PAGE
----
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TsAGI specialists present latest rotary-wing aircraft technology
This past January, scientists at the Central AeroHydrodynamic Institute named after professor N. E. Zhukovsky (TsAGI, a part of the Scientific Research Center “Institute named after N. E. Zhukovsky”) discussed pressing helicopter construction issues at a meeting held during a research workshop of the Division for Helicopter Aerodynamics and Dynamics, Aircraft High-Angle Spins and Aerodynamics.

The Institute’s specialists showcased their studies of rotary-wing aircraft with those related to high-speed helicopters among them, with a case study of a layout of a rotary-wing aircraft with an in-flight stoppable main rotor-wing being an example. Valery Gorban, Lead Engineer at the Division for Helicopter Aerodynamics and Dynamics, Aircraft High-Angle Spins and Aerodynamics, elaborated on these studies in his speech.

Valery Gorban explained: “The traditional design of the main rotor implies serious limitations on velocity capacities of a helicopter. An efficient solution to this problem could be an in-flight stoppable main rotor-wing. During vertical take-off, it operates as a regular main rotor, but then, after building up a certain speed, the rotor stops and then operates as a traditional aircraft wing, thus providing for a sufficient increase in the flight velocity. One major obstacle in implementation of this scheme is providing required levels of stability and controllability of an aircraft at the moment of transition between the ‘helicopter’ and ‘aircraft’ modes and vice versa. At TsAGI, we’ve developed several engineering solutions which will supposedly eliminate the problem in question.” Last fall, tests were run in the Insitute’s free-spinning wind tunnel successfully proving the capacity of the main rotor system with a stoppable rotor-wing to maintain stable and efficient work during such transition stages. Use of this concept, according to preliminary assessments by specialists, may increase the maximum flight velocity of a helicopter from 400 to 600–700 kph.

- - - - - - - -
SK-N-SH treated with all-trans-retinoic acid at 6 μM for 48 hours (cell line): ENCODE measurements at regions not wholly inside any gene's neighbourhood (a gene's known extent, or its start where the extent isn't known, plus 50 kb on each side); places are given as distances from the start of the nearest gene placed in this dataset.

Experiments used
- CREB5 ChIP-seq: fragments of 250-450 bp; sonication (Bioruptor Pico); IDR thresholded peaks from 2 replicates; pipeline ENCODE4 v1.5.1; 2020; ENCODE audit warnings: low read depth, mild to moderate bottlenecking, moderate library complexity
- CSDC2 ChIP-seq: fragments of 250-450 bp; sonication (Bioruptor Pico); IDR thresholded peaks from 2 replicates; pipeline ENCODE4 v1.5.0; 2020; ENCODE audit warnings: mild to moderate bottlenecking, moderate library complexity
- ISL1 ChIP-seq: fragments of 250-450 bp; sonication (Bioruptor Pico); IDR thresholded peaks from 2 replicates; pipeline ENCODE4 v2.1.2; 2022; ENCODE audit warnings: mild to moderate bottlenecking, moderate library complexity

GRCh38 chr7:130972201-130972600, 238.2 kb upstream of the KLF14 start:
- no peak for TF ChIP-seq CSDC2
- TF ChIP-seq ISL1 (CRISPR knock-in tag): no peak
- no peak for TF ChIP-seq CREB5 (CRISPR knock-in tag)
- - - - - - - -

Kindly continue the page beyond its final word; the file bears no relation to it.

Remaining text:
Another solution for building high-speed single-rotor helicopters with a hinged rotor was introduced in the speech made by Evgeny Borisov, Deputy Head of the Division for Helicopter Aerodynamics and Dynamics, Aircraft High-Angle Spins and Aerodynamics. He gave a talk on the helicopter’s main rotor studies with back-staggered flapping hinges. “In many cases, flap vortex on retreating main rotor blades is the main adverse factor in increasing the flight velocity of a single-rotor helicopter, since it leads to degradation of aerodynamic characteristics of the rotor, abrupt increase of load in the control system, and growth of helicopter vibration,” Borisov explained. “The most effective solution for the flap vortex issue is use of various methods for increasing the aerodynamic load on advancing blades and reducing it on those retreating.” As he explained, load increase on advancing blades and decrease on retreating blades causes an increase in the lateral moment of the helicopter, which raises a need for extra solutions to account for it. A brand new concept of the main rotor with back-staggered flapping hinges brought up by TsAGI allows balancing a single-rotor helicopter at high flight velocities without additional design solutions.

The R&D workshop on helicopter construction is held regularly, twice per month. The event is conducted by TsAGI and takes place in the Division for Helicopter Aerodynamics and Dynamics, Aircraft High-Angle Spins and Aerodynamics. Members of Kamov JSC, Mil Moscow Helicopter Plant JSC, and other companies specialized in helicopter R&D are invited to participate in our workshops.

Source: TsAGI.

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